An in-depth look at the new Garmin Pilot Logbook
Garmin released a big update to their Garmin Pilot aviation app back at Oshkosh, adding a new Nearest function to the moving map and a dedicated logbook feature. While several apps already provide basic flight logging features, Garmin’s new logbook takes this capability to a new level with a feature powerful enough that it could stand on its own as a dedicated app.
The big benefit Garmin achieved by incorporating it right into the app is that it will auto-log your flights when your iPad is connected to a GPS, saving you the hassle of entering routine data after each flight. Here we’re going to run through each section of the new logbook to show you what all it can do.
To access the Logbook press the Home button at the top left corner of the screen, and tap the dedicated Logbook button. You’ll start off on the Entries page, which shows your most recent entries on the left side of the screen and flight details on the right. But before logging your first flight you’ll want to head over to the logbook Settings page to set up a few preferences, which is accessed by pressing the settings button at the lower right.
Here you’ll want to set up your aircraft profiles, enter you personal pilot information, and set up your automatic flight log preferences. This will save you time down the road and ensures that the logbook is best suited to the type of flying you regularly do. For example you can specify which flight times the app should autofill, what info is carried over from entry to entry, minimum GPS speed used to start the auto-logging feature and a default amount of taxi time to add to each flight.
While in the Settings you’ll want to add the details for the aircraft types you fly most often by selecting “Manage Aircraft Types” at the top of the page. Here you can add the details for each make and model you typically fly, like airplane category, number of engines, and whether it’s complex and/or high-performance. This will save you time when logging each flight, and allows the logbook to automatically determine your takeoff/landing, instrument and tailwheel currency, etc., based on the aircraft configuration.
You’ll find it easiest to use the Auto Flight Logging feature and let the app do most of the data-entry for you. While on takeoff roll, Garmin Pilot detects a change in groundspeed and altitude, which initiates the logbook function to automatically begin recording. Pertinent information such as date, duration, total flight time, route and the number of flight segments are automatically recorded and logged within Garmin Pilot, creating a provisional logbook entry for you to review.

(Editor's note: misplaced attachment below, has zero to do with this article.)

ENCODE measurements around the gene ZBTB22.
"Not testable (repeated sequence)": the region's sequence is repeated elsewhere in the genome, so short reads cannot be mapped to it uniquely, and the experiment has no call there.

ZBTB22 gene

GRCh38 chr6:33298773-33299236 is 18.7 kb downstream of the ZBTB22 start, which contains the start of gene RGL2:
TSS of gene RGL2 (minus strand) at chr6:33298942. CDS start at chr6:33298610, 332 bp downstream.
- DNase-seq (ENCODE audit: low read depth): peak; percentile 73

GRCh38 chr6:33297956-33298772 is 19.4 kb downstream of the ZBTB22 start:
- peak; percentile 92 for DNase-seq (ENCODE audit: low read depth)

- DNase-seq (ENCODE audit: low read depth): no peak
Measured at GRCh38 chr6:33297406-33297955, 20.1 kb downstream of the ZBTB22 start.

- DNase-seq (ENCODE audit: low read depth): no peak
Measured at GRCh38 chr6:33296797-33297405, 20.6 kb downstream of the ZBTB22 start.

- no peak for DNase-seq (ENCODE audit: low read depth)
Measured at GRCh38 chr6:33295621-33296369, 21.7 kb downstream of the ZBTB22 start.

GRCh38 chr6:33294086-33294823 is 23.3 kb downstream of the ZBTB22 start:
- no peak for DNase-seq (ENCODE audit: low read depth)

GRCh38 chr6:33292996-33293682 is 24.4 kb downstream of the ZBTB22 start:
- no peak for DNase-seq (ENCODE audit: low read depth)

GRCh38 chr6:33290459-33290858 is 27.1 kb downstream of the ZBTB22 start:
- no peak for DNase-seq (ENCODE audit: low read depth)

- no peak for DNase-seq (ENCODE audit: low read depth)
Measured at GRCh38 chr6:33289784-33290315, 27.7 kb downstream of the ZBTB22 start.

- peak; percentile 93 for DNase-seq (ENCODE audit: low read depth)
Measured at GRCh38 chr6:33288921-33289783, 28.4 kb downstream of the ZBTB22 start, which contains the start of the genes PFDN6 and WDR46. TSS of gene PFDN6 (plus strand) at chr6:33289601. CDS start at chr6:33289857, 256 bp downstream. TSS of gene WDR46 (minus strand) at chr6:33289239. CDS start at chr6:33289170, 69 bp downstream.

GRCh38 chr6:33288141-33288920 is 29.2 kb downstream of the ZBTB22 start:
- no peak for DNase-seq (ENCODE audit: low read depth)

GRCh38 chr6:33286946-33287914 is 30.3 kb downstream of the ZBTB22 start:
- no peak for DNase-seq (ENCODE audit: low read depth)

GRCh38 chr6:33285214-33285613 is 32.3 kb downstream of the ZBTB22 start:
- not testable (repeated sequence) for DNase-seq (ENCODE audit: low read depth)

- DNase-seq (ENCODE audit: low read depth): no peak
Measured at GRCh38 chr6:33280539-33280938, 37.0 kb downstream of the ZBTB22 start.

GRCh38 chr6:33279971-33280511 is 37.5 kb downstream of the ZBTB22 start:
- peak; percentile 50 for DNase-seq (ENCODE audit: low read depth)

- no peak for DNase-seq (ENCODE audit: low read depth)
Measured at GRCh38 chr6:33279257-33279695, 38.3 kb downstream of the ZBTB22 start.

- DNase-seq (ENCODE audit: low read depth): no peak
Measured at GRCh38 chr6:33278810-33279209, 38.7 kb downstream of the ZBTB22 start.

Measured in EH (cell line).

You can then modify the provisional log entries or manually add flight information into the logbook as needed. Additional data fields may also be manually entered to specify aircraft type and identifier, hobbs and tachometer times, as well as pilot-in-command, solo, cross-country, actual and simulated instrument flight time. The data is automatically saved when entered in the app, and is also backed up to flyGarmin.com for redundancy. You can also use the “Add Entry” button to manually enter flight data for times when you don’t have the app with you.
The large number of data-entry fields in each log may seem overwhelming at first, but they’ve really done a nice job with covering just about every detail you may want to capture from a flight. You can even track fuel burn, expenses and have your flight instructor add a signature for training flights using the touchscreen. There is a “Configure Fields” button at the top of the entry screen that allows you to hide items that aren’t pertinent to your type of flying, allowing you to quickly customize the logbook to your needs.